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The Pauline Art [of Seven Figures]: A Fifteenth Century Derivative of the Ars Notoria

Updated: Jan 21

The fifteenth-century magical text of Italian origin called the Pauline Art [of Seven Figures] (Ars Paulina) claims its mythical origins come from the New Testament account of Paul of Tarsus who had a divine vision of being taken up into the third heaven (2 Corinthians 12:1-4). The text contains seven figures dedicated to the Holy Trinity, the Virgin Mary, the nine angelic orders,and the saints in order to acquire religious literacy of the Holy Scriptures in three months. These seven figures are only given modern reconstructions in my book. The figures themselves are drawn from the following two manuscripts, which are freely accessible online:


1. Vatican, Vatican Apostolic Library, Latin 3180, f. 43v-47r, 15th century.

2. Halle, Universitats- und Landesbibliothek Sachsen-Anhalt, 14.B.36, f. 295r-297v, 16th century.


For the reader’s convenience, I have reproduced them here along with captions which translate the Latin written within the figures. For the complete English translation of the Pauline Art [of Seven Figures] and commentary, see my book.


Caption: The Figure of the Holy Trinity. Left, Vat. Lat. 3180, f. 43v. Right, Halle 14.B.36, f. 295r. The Latin text reads, “The Unbegotten Father and the Son begotten in you (?). Majesty. The Holy Spirit and the Son proceeds from the Father.” Alternatively, the first part might read, "The Father. The unbegotten. The begotten. The Son. / A.H.E.O. lite(?)".


Caption: The Figure of the Holy Father. Left, Vat. Lat. 3180, f. 44r. Right, Halle 14.B.36, f. 296v. The Latin text of Vat. Lat. 3180 reads, "Omnipotence. Eternity. Father. Immensity. (???)." Halle 14.B.36 reads, "The Father. The Son. The Holy Spirit."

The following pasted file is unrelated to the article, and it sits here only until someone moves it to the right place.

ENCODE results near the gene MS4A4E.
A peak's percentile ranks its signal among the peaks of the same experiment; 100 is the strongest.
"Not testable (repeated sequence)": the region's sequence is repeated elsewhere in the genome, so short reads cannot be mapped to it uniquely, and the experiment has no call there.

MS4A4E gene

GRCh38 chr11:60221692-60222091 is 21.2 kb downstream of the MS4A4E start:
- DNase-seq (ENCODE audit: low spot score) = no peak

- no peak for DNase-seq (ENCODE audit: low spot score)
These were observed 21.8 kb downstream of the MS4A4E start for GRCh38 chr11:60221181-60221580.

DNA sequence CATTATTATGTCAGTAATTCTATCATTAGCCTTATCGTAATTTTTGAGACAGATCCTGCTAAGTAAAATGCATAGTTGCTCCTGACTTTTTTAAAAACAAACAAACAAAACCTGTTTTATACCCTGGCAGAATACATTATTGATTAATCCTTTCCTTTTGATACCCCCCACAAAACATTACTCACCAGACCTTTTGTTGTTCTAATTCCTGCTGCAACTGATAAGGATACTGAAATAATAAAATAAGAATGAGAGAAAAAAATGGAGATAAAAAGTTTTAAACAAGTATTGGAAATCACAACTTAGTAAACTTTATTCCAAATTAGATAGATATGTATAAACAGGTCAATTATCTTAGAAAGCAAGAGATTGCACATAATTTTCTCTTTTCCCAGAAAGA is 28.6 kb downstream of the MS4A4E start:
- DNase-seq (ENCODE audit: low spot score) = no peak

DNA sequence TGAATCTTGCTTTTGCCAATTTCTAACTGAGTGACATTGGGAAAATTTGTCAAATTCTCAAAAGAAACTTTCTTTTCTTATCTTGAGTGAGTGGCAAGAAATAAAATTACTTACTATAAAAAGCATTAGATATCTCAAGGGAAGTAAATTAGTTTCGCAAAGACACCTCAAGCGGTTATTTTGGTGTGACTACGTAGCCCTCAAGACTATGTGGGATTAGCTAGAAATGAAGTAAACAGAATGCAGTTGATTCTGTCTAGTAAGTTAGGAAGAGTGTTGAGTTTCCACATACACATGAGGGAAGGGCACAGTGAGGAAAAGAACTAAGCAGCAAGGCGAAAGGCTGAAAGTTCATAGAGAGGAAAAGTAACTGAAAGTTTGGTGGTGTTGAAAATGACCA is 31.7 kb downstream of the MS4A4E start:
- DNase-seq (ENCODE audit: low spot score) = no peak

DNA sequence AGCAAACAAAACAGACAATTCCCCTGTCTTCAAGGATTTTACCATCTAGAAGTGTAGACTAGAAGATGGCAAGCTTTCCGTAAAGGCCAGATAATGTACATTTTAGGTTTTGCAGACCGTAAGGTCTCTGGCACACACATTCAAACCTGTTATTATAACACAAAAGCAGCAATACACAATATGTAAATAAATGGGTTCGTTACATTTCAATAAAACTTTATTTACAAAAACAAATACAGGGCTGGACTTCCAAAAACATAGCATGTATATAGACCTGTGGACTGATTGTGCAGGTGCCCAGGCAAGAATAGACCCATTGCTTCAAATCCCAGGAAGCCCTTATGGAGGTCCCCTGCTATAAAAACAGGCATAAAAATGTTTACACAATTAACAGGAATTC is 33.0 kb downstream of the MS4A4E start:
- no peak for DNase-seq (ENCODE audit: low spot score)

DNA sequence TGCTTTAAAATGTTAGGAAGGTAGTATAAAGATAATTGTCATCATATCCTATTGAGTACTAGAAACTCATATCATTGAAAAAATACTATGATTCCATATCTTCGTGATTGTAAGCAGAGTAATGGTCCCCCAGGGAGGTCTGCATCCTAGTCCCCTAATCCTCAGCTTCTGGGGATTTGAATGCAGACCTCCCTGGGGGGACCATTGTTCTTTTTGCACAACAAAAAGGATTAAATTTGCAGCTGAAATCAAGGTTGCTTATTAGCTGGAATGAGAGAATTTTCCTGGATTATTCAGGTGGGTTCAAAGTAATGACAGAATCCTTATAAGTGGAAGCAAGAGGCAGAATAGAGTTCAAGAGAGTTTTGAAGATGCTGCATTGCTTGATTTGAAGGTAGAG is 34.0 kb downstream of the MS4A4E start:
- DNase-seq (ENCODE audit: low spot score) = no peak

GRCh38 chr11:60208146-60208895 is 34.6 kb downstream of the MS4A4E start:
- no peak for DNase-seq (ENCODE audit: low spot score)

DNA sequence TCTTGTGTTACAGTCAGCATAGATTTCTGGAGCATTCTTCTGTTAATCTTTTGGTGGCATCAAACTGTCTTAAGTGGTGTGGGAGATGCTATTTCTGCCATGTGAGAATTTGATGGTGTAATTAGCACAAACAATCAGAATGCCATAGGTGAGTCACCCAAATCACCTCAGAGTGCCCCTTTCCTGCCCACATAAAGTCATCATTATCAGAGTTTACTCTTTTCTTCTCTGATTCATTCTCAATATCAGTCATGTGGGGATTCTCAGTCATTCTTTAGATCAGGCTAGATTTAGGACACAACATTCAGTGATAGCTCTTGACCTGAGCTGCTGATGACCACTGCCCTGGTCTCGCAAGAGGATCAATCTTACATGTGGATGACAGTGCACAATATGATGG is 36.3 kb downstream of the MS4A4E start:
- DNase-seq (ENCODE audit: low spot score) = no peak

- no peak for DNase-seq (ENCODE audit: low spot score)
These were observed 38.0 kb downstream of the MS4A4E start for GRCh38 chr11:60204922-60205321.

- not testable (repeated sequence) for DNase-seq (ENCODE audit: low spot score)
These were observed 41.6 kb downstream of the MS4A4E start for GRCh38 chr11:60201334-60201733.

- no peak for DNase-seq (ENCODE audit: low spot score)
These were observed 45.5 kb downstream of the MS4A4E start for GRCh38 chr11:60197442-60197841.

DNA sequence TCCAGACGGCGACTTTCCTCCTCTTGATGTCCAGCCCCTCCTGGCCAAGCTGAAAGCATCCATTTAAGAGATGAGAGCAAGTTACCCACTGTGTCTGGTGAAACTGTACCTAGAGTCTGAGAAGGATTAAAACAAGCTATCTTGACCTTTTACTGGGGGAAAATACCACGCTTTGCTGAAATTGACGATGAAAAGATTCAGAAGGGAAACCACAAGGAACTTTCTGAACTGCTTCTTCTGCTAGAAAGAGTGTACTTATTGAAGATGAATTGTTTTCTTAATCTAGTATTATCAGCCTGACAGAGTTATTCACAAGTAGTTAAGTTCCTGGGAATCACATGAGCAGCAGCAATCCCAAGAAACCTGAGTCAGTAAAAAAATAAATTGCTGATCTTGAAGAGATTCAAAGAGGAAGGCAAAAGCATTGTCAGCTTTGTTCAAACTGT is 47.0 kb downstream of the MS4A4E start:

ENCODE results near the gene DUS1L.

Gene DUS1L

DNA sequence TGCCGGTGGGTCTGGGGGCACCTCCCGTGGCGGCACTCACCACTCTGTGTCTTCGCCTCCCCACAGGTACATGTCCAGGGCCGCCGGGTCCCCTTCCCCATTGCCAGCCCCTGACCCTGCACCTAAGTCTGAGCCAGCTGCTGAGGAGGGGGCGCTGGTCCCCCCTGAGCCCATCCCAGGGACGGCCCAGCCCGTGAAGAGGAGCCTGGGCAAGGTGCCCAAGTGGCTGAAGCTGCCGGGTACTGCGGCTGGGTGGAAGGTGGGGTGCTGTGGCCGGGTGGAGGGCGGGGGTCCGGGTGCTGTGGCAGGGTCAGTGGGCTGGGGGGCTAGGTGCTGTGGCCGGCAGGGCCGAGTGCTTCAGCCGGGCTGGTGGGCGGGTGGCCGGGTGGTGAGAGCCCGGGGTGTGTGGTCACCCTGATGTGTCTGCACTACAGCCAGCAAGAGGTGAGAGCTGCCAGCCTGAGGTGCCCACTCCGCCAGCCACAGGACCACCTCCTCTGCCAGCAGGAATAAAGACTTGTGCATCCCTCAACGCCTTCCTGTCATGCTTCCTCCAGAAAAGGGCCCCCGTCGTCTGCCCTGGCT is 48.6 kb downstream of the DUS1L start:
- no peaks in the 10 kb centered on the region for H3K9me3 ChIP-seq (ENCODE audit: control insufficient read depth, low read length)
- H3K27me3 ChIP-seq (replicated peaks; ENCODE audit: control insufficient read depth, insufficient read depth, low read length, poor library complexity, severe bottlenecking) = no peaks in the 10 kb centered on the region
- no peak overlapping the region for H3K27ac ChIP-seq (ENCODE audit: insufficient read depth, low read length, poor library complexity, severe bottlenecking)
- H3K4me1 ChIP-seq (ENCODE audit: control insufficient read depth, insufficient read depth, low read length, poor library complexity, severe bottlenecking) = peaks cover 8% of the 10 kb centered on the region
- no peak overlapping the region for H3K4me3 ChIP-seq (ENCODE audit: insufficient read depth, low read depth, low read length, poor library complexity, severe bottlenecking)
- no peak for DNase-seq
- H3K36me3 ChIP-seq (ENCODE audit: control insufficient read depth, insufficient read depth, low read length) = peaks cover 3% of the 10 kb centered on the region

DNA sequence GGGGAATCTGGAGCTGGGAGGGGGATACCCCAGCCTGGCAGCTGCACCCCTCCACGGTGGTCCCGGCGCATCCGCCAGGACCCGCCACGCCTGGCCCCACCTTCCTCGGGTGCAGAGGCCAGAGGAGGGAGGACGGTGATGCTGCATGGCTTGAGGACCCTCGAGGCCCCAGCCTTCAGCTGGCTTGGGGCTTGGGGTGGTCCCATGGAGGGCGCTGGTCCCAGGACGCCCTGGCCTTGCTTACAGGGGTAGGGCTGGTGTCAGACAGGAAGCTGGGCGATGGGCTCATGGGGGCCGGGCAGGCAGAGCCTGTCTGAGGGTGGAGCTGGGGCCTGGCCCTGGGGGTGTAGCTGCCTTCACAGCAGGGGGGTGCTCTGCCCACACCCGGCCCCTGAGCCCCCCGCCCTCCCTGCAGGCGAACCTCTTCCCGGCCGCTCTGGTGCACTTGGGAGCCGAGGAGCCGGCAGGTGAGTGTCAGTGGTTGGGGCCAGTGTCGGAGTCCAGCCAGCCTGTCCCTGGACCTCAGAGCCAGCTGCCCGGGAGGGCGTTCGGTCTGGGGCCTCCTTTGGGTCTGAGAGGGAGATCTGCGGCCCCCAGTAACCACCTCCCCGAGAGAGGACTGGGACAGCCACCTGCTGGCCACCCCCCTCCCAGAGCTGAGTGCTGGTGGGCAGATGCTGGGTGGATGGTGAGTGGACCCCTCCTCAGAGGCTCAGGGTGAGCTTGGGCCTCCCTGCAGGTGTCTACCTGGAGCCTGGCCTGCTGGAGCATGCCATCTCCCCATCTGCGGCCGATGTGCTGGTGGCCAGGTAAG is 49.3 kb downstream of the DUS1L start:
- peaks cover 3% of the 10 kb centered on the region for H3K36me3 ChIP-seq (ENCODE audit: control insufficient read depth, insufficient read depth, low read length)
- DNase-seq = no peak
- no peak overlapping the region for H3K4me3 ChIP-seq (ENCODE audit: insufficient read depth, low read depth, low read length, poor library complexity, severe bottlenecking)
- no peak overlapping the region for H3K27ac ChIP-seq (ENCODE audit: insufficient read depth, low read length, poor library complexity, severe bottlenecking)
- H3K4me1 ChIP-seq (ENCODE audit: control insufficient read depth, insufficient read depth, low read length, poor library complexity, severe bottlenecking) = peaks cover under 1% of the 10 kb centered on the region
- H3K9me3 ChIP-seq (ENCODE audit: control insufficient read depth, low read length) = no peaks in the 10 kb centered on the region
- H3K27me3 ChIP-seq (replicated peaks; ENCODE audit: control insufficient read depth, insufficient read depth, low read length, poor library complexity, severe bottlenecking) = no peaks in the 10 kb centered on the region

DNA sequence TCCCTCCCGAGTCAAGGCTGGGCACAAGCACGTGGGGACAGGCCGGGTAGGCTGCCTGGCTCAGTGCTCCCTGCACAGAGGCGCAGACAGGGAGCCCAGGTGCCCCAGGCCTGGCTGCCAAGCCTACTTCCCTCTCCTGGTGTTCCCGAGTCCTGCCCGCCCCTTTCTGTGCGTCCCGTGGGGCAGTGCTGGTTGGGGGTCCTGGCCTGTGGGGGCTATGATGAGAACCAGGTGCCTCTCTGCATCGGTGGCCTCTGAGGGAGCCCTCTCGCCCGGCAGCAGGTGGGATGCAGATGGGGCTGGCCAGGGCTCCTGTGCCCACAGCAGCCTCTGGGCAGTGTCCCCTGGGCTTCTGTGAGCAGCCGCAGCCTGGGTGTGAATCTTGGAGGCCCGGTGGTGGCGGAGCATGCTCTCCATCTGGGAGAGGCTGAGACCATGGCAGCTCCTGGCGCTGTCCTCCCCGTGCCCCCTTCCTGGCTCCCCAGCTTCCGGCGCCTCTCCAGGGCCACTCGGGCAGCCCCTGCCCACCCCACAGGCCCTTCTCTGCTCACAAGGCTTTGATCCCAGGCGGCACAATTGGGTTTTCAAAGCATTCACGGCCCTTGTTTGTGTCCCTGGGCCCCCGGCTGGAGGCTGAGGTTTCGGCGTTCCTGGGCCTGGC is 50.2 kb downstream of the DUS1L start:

Caption: The Figure of the Son. Left, Vat. Lat. 3180, f. 44v. Right, Halle 14.B.36, f. 296r. The Latin text reads, "The thousandth [year] (millesimus). Remedy. Human. The Fall. Kind." Within the diamond, it reads, "Immund. Theology (abbreviated as thia and written out as theologia)." The three additional wheels proceeding from the "Human" wheel references Jesus Christ as the holy Alpha and the Omega.


Caption: The Figure of the Holy Spirit. Left, Vat. Lat. 3180, f. 45r. Right, Halle 14.B.36, f. 296v. The Latin text reads, "The Holy one himself. Love. From the Father. One Essence. The Holy one himself. The Spirit. From the Son." The names of the Twelve Apostles radiate from the One Essence.


Caption: The Figure of the Heavenly Virtues. Left, Vat. Lat. 3180, f. 45v. Right, Halle 14.B.36, f. 297r. The seven classical planets are implied with numbers 1-7. The traditional names of the nine angelic choirs are given. The Halle 14.B.36 manuscript shows the rete of an astrolabe; this is also found in the Vat. Lat. 3180 manuscript, but it is unlabeled, but aligns with the central design containing the seven planets.


Caption: The Figure of the Virgin Mary. Left, Vat. Lat. 3180, f. 46r. Right, Halle 14.B.36, f. 297r. The Vat. Lat. 3180 manuscript's labeled wheel gives the Ave Maria prayer. The surrounding text reads, "The first Son of God. The superior discipline of the Father. The Temple of Divinity. (???) of God." The Halle 14.B.36 manuscript reads the word "grace" and the opening to the Ave Maria prayer.


Caption: The Figure of the Saints. Left, Vat. Lat. 3180, f. 46v. Right, Halle 14.B.36, f. 297v. The Latin text reads, "Begotten. The saints. Of [those] seated [in heaven]. The corpse (mors). Grace (?). Lion. Life. Glory."


[This article is an expansion upon a passage from my Ars Notoria: The Notory Art of Solomon (Inner Traditions, 2023).]


This digital edition by Matthias Castle, Copyright 2023. All rights reserved.

Please do not copy this text to your website, or for any purpose other than private use.


Ars Notoria: The Notory Art of Solomon translated by Matthias Castle, published by Inner Traditions International and Bear & Company, © 2023. All rights reserved. http://www.Innertraditions.com Reprinted with permission of publisher.

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